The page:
Many parents worry about the possible dangers of strength training for young athletes. Whether it’s safety concerns or concerns about adolescent growth and health effects, we understand that parents are only trying to protect their children. That’s why we feel it’s so important to share the right information so parents can make informed decisions and help their youth athletes achieve their goals.
Bill Parisi (BP) recently sat down with Damion A. Martins, MD, Director of Sports Medicine for Atlantic Health System, based in Morristown, NJ to discuss this topic.
From your education and experience is weight training safe for young athletes?
BP: When a child comes out of the womb, they actually begin strength training. Moving your own body weight is a form of strength training. Movement IS training. Strength training can be confused with barbells and weights, but the human body is the best piece of equipment we have to develop strength. Pushups are strength training. Chin-ups are strength training. Even yoga movements can be seen as strength development. We can do that at any age.
DM: In literature, strength training is looked at in three categories- plyometrics and bodyweight, resistance training and Olympic weightlifting. The guidelines and recommendations are different based on age group and phase. For the younger athlete, there is no restriction in bodyweight training. The questions and concerns often arise when machines and free weights are added.
The American Academy of Pediatrics’ Policy statement on strength training by children makes the following recommendations:
- “Wait unit 8” means children must develop balance and postural control before adding external loads.
- After 8 y/o it seems strength training can be performed in a safe, controlled setting.
- Sessions should be no more than 30 minutes, 3x per week, and include and dynamic warm-up, cool down and Cardio.
- Working sets should be programmed at low weight with high reps (>12)
- Appropriate supervision should be provided at all times
- No competitive weightlifting is recommended until a child has reached skeletal maturity
- Strength and skills can be developed along the way.
The benefits of strength training are supported by science, and include:
- Motor skill development
- Bone mineral density, even more applicable to female athletes. Peak bone mass is developed until age 18. Strength training at a young age increases bone mineral density at a higher rate and, as a result, reduces the life-long risk of fractures and a bone breaks.
- Better body composition
- Reduced risk of injury
- Increased confidence and improved mental health
How and why does weight training young athletes help reduce the chance of injury and improve performance?
DM: Muscle strength decreases the risk of injury. On average, 30 percent of strength improvement can be improved in 8-12 weeks (Strength Training in Children and Adolescents: Raising the Bar for Young Athletes? Sports Health Vol1(3). However, it can also be lost. 3 percent of strength is lost each week once a weight training routine is stopped. (Faigenbaum AD, Westcott WL, Micheli LF, et al. The effect of strength training and detraining on children. J Strength Cond Res. 1996;10:109-114.)
Increased strength may improve motor skills—long jump, vertical jump, 30-m dash, squat jump, and agility runs. Specification in program design can support injury prevention in a number of athletes. For example, overuse injuries in throwers and swimmers can be prevented with appropriate scapular training. Increased hamstring and quad strength is shown to reduce injury in football athletes. Plyometrics and neuromuscular conditioning can help reduce the risk of ACL injuries, in female athletes in particular.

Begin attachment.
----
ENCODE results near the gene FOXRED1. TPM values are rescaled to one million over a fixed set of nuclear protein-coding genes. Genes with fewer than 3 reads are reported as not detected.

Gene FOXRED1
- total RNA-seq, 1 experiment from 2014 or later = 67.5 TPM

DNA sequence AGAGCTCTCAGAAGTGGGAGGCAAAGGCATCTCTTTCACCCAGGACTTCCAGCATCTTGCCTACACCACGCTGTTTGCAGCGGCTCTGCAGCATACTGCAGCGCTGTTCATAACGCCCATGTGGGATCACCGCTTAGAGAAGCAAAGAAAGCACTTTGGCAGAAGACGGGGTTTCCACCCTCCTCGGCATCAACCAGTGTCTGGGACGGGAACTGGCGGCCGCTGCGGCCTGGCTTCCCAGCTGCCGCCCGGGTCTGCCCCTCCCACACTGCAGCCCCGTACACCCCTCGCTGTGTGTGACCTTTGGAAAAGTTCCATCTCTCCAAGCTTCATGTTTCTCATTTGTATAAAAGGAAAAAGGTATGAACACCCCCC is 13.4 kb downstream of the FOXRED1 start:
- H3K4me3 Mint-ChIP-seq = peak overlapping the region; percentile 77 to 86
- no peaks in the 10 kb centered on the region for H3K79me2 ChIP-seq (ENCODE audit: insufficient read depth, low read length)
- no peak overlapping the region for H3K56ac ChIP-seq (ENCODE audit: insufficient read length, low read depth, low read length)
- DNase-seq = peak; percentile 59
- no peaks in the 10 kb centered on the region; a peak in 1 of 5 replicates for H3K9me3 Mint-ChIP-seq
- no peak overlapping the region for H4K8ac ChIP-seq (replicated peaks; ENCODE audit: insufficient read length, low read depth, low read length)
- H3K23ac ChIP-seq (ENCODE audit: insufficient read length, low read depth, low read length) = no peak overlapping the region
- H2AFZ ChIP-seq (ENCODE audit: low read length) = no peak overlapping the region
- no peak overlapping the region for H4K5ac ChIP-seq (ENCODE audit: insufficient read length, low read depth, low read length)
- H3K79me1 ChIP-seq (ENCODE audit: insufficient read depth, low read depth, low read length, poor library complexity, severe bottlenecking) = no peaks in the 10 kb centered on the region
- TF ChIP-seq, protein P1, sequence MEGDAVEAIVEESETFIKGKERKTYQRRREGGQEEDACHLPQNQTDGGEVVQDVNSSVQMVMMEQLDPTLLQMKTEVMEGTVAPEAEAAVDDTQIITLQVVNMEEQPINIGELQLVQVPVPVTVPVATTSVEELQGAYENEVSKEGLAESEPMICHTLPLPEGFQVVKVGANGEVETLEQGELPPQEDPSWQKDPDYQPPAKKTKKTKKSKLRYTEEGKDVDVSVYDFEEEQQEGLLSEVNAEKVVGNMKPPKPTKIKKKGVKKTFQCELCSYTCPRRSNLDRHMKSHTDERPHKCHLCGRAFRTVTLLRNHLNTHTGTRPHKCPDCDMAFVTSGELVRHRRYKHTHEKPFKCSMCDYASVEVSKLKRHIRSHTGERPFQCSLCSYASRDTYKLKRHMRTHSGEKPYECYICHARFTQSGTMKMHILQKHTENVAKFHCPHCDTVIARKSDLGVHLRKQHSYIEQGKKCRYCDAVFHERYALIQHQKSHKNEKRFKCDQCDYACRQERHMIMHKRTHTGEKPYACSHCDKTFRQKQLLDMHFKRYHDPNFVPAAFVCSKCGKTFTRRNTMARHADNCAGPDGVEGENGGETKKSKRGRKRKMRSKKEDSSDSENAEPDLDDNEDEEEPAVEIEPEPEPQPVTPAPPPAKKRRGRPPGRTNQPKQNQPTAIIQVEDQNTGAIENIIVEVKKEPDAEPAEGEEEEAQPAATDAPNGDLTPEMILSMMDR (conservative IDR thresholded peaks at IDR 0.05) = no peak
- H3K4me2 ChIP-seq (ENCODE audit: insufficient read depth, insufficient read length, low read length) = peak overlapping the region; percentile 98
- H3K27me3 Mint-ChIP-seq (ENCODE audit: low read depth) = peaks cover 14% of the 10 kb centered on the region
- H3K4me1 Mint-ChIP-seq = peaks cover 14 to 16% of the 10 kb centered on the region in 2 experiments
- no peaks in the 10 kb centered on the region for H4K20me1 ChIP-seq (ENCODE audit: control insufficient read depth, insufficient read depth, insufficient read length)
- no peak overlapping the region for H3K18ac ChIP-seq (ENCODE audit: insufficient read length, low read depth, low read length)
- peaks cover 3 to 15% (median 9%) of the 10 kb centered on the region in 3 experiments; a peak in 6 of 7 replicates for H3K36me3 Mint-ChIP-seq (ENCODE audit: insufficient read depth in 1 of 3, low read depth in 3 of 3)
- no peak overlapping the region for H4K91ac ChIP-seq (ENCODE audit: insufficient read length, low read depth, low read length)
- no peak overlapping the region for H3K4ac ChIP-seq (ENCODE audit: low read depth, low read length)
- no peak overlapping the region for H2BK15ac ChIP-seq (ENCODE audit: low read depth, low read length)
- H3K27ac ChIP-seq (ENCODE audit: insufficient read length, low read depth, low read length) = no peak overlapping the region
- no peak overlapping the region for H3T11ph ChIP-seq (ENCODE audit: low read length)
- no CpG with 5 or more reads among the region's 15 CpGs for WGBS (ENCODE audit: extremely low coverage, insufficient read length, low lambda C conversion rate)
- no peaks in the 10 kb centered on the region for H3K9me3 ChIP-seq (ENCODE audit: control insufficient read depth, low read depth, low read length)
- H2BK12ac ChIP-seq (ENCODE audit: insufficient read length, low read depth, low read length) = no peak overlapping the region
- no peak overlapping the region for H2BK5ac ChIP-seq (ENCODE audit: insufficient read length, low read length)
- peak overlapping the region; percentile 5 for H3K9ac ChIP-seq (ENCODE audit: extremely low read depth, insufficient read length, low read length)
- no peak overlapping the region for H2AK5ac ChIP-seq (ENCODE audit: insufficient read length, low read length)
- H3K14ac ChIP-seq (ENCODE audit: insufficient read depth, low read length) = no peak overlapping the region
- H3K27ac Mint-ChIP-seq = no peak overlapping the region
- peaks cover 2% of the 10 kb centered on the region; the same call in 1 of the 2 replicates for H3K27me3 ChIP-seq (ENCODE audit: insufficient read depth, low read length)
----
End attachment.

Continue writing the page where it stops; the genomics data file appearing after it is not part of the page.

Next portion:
Damion Martins, MD
Program Director, Morristown Medical Center
Sports Medicine Fellowship
Medical Director, Atlantic Sports Health
Dr. Martins is board-certified in sports medicine and internal medicine and currently holds positions as:
- Team physician and Director of Internal Medicine, New York Jets
- Director, Executive Health Program, Atlantic Health System
- Director, Orthopedics and Sports Medicine, Atlantic Health System
- Medical Advisor, New Jersey Interscholastic Athletic Association (NJSIAA)
- Assistant Clinical Professor of Orthopedics and Medicine, Mount Sinai School of Medicine
Dr. Martins graduated from Georgetown University School of Medicine, where he also obtained his master’s degree in exercise physiology and biophysics. After completing an internship and residency in internal medicine at Georgetown University Medical Center, he began a fellowship in sports medicine at the University of Maryland. While there, he served as fellow team physician for the school, as well as the National Football League’s (NFL) Baltimore Ravens and Major League Lacrosse’s Chesapeake Bayhawks. His extensive experience on both the collegiate and professional levels also includes serving as the chief of internal medicine for the U.S. Open Tennis Championship and as team physician for the National Hockey League’s (NHL) New York Islanders, Arena Football League’s New York Dragons, Molloy College, State University of New York Old Westbury and Hofstra University. Currently, Dr. Martins is a team physician and director of internal medicine for the NY Jets, administrative medical director of MLS and a member of the NFL’s Team Physician Society.
A recognized leader in sports performance and exercise testing, Dr. Martins frequently lectures on sports medicine and is renowned for his research in hydration, cardiovascular training programs and concussions. He has authored book chapters on the pre-participation exam and medical conditions that limit sports participation, and during his time as a member of the NHL Advisory Committee, he helped develop the league’s pre-participation exam guidelines.